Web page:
There are many ways that people can come together to deal with issues that affect their lives. We believe that public engagement involves convening diverse yet representative groups of people to wrestle with information from a variety of viewpoints, in conversations that are well-facilitated, providing direction for their own community activities or public judgments that will be seriously considered by policy-makers and/or their fellow citizens.

It is our stance that quality public engagement must take into consideration seven core principles if it is to effectively build mutual understanding, meaningfully affect policy development, and/or inspire collaborative action among citizens and institutions.

The following seven principles overlap and reinforce each other in practice. They serve as ideals to pursue and as criteria for judging quality. Rather than promoting partisan agendas, the implementation of these principles generates authentic stakeholder engagement around public issues.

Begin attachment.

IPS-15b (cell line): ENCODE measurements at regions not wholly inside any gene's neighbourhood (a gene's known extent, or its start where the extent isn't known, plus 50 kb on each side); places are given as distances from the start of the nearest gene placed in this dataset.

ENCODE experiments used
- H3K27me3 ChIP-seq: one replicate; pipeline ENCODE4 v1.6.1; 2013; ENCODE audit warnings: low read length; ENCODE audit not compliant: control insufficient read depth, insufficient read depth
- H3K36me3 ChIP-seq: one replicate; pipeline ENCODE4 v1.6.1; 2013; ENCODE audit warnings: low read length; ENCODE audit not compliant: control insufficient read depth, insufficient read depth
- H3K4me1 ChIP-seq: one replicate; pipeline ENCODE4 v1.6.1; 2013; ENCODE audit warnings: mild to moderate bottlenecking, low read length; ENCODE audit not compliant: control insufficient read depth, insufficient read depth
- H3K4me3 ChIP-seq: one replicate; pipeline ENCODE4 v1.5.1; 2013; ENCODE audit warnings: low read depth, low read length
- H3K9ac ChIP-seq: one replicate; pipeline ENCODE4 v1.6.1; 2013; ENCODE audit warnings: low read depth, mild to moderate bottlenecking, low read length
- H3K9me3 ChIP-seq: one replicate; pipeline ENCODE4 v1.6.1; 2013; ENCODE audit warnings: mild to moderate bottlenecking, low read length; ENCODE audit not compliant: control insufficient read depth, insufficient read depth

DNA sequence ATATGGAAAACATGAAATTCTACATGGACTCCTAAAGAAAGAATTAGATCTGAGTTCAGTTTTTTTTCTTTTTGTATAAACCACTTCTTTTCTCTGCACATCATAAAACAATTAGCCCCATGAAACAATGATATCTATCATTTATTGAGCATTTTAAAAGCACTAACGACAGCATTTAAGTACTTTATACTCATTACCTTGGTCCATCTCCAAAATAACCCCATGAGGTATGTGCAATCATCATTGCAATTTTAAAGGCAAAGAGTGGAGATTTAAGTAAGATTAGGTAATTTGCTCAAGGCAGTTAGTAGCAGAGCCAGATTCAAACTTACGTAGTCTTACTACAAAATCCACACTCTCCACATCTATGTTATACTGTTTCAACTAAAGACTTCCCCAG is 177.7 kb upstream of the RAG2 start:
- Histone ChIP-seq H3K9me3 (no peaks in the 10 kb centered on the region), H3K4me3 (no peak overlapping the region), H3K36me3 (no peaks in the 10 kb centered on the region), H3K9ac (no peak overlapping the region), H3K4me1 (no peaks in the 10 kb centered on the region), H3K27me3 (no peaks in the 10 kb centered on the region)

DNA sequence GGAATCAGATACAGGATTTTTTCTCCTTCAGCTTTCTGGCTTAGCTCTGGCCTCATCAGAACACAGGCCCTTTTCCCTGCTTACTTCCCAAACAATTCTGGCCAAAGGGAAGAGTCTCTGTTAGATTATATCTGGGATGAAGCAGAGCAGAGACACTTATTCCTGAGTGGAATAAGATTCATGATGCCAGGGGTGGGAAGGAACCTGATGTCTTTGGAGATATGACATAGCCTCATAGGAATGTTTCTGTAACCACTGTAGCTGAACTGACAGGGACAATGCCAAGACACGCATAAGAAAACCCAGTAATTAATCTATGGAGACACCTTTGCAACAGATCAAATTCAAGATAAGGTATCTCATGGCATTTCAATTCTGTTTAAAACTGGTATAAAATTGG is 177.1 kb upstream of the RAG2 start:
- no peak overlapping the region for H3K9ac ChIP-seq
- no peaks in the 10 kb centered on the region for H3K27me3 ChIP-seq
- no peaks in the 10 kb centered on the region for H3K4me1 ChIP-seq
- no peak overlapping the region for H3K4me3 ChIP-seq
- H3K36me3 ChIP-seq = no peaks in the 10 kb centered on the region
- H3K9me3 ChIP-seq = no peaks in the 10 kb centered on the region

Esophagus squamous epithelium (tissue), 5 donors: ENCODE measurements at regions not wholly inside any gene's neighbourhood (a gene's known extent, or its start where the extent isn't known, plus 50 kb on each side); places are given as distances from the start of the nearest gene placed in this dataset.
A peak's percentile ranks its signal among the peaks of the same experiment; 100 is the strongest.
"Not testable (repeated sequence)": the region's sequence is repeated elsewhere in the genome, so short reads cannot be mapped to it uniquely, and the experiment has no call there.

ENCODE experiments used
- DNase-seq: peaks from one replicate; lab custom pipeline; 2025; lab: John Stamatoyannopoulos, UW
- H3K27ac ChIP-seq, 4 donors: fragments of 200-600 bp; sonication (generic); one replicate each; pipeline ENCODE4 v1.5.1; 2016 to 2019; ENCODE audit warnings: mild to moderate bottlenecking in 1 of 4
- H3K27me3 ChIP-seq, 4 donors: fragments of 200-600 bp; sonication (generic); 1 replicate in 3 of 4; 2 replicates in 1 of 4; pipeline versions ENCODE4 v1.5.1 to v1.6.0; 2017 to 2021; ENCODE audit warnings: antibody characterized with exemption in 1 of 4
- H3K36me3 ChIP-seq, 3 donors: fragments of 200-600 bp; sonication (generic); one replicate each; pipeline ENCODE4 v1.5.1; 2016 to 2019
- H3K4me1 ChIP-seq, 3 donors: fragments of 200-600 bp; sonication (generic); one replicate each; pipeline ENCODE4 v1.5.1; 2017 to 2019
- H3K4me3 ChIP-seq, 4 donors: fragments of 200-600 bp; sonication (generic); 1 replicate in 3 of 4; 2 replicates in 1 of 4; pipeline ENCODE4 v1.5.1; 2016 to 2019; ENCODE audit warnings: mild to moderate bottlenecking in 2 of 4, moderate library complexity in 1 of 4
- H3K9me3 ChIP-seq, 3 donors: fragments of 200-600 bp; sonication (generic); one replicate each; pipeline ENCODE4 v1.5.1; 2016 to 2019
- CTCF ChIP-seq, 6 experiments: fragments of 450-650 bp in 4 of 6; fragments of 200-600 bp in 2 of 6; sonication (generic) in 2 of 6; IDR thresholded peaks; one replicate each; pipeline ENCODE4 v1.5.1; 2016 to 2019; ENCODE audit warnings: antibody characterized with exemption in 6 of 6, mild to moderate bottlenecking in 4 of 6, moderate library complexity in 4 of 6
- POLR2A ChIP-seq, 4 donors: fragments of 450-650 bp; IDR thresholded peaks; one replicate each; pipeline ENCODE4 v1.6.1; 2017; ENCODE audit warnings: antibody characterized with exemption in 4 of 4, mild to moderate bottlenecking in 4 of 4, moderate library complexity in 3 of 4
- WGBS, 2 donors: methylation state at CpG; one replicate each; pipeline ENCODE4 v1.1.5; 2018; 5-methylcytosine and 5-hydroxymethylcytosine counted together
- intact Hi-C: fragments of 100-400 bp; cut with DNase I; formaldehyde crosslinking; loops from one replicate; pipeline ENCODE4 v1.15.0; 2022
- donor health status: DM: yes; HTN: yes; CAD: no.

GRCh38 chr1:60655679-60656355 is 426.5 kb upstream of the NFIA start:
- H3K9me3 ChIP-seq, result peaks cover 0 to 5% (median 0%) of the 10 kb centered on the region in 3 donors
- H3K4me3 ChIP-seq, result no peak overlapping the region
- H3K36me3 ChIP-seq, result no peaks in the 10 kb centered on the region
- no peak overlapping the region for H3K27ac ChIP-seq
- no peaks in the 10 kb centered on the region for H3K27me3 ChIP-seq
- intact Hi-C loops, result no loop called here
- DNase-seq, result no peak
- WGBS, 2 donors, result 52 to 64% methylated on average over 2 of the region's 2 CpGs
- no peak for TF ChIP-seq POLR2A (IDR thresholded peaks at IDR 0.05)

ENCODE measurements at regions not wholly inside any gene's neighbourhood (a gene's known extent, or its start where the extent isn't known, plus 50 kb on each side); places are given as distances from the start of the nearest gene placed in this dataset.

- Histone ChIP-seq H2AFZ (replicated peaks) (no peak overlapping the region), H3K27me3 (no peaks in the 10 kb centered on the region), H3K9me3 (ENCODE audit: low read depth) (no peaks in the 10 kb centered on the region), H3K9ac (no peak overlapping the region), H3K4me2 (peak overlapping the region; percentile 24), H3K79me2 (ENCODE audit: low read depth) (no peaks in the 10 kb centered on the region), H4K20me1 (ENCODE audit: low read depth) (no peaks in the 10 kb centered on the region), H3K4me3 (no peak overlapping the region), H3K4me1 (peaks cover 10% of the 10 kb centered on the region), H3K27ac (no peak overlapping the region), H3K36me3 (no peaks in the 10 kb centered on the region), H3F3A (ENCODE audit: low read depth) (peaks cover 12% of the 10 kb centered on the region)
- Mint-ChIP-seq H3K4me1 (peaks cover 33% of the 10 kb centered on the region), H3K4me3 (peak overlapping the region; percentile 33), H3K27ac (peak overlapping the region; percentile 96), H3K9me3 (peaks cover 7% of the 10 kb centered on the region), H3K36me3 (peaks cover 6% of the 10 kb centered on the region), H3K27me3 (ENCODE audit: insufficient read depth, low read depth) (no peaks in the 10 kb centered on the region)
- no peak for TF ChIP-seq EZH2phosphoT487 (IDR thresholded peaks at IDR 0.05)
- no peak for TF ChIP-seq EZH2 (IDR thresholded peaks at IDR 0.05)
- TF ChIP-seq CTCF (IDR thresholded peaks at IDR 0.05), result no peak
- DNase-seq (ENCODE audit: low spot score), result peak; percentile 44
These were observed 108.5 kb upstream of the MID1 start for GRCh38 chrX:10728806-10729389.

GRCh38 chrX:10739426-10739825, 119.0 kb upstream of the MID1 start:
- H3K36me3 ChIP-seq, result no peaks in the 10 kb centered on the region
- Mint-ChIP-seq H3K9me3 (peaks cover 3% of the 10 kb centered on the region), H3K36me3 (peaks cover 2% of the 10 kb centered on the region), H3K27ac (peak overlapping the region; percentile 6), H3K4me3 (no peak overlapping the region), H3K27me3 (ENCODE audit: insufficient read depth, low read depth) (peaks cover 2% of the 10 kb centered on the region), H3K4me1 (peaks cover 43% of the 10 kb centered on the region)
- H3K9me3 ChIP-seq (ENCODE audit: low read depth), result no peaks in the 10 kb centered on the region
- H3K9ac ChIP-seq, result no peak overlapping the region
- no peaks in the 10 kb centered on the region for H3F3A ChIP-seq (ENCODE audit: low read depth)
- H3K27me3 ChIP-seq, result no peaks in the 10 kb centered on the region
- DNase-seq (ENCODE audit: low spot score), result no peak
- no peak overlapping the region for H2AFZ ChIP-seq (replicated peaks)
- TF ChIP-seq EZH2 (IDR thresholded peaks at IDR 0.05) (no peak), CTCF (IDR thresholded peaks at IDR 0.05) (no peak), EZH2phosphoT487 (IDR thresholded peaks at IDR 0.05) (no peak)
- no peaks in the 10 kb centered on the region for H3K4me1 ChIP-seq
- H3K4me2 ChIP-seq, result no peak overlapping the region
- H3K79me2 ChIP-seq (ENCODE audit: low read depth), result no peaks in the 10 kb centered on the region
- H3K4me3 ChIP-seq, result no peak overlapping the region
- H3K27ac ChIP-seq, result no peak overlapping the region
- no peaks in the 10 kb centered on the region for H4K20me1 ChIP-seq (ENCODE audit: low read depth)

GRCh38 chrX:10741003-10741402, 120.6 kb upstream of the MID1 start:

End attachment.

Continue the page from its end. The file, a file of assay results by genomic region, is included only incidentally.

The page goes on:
The Seven Core Principles

1. Planning and Preparation – Plan, design, and convene the engagement specifically to serve both the purpose of the effort and the needs of participants.

2. Inclusion and Diversity – Incorporate diverse voices, ideas, and information to lay the groundwork for quality outcomes and democratic legitimacy.

3. Collaboration and Shared Purpose – Support organizers, participants, and those engaged in follow-up to work well together for the common good.

4. Listening and Learning – Help participants listen, explore and learn without predetermined outcomes—and evaluate public engagement efforts for lessons.

5. Transparency and Trust – Promote openness and provide a public record of the people, resources, forums, and outcomes involved.